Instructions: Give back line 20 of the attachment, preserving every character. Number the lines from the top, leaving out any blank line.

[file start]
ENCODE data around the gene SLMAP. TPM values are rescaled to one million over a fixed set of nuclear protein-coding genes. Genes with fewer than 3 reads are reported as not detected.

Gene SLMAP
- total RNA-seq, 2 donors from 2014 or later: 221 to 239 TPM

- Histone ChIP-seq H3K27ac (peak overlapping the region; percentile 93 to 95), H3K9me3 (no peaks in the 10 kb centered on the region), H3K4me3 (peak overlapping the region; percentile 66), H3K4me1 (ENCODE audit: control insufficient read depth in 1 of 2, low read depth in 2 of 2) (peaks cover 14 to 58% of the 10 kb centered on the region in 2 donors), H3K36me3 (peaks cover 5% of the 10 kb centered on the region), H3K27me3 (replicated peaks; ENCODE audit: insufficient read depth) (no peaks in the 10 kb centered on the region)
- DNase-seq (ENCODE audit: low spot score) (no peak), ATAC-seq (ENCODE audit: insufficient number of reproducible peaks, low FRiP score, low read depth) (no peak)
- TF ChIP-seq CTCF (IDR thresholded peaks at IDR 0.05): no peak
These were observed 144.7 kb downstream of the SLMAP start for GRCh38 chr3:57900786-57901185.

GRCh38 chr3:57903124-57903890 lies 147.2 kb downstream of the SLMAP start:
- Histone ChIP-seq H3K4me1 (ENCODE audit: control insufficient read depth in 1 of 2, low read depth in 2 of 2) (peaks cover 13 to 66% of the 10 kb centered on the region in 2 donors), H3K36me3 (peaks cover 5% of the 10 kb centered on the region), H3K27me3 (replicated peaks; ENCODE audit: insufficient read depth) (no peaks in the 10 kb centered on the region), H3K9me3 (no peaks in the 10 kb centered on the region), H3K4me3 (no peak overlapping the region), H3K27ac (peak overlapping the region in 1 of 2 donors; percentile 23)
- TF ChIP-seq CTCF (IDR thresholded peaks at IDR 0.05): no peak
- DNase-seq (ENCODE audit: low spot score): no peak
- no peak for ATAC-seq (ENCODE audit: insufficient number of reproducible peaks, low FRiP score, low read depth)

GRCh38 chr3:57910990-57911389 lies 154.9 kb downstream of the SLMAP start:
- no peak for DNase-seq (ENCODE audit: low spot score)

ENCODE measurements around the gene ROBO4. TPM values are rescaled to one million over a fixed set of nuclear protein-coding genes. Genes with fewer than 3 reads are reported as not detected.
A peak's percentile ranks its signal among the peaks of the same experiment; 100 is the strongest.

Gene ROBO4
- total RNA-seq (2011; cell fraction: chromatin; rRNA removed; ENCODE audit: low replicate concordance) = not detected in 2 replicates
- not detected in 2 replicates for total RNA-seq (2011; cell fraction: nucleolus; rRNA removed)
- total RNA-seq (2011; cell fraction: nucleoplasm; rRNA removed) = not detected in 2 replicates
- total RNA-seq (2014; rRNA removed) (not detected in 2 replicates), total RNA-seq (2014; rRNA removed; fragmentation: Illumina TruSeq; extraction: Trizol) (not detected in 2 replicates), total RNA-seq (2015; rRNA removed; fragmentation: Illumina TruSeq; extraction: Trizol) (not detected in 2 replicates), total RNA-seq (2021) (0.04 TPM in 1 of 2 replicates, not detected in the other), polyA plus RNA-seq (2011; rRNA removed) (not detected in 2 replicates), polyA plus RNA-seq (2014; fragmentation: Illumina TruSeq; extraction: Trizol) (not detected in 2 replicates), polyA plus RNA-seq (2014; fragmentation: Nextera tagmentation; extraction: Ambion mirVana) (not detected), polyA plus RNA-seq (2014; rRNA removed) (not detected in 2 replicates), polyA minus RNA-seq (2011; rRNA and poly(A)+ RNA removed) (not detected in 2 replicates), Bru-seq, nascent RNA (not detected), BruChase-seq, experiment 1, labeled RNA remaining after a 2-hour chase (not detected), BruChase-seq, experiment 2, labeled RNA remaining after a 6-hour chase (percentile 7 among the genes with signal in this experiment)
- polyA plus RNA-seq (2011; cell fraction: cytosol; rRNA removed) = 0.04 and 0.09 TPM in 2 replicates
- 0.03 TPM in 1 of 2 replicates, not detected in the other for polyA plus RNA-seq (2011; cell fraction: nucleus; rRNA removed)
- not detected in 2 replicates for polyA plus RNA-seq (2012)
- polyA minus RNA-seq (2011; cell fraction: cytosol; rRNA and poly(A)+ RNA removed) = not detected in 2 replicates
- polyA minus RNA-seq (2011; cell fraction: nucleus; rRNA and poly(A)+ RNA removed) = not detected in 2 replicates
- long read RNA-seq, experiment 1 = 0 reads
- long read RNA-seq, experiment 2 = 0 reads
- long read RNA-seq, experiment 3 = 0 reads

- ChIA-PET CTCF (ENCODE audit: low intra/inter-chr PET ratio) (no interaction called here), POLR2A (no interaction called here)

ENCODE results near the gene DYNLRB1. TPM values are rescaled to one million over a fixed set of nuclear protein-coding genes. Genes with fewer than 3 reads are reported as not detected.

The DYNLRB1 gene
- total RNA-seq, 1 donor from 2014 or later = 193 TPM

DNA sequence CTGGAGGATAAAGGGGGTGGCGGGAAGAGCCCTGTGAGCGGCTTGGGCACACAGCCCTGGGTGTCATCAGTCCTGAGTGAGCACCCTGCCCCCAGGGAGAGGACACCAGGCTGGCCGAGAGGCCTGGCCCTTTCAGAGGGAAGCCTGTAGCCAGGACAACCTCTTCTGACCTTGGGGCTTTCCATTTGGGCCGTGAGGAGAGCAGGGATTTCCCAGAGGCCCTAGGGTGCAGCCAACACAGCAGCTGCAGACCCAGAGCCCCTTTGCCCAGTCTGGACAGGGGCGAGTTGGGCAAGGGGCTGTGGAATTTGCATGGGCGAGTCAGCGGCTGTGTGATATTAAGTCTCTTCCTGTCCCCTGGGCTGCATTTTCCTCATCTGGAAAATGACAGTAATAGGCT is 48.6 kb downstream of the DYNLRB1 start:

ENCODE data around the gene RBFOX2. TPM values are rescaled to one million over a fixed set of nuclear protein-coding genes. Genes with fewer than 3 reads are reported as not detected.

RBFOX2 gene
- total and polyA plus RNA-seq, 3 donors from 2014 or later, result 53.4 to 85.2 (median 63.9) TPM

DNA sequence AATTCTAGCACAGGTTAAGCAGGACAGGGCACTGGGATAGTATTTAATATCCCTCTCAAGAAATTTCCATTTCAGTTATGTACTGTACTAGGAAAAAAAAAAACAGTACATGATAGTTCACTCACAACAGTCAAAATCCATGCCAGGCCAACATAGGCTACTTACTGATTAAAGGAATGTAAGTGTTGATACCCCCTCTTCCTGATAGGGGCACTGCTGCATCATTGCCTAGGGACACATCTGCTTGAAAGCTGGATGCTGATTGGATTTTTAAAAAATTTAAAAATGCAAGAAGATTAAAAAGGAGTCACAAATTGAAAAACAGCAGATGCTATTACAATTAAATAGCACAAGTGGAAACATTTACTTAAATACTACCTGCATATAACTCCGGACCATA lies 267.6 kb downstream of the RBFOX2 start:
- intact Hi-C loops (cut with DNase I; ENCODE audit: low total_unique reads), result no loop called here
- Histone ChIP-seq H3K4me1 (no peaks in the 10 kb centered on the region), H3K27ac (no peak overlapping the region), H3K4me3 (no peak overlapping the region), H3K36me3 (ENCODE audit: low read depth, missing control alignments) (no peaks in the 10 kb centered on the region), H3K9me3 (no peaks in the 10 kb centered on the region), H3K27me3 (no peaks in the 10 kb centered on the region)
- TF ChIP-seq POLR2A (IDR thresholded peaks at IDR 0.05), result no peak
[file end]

- total RNA-seq (2011; cell fraction: nucleoplasm; rRNA removed) = not detected in 2 replicates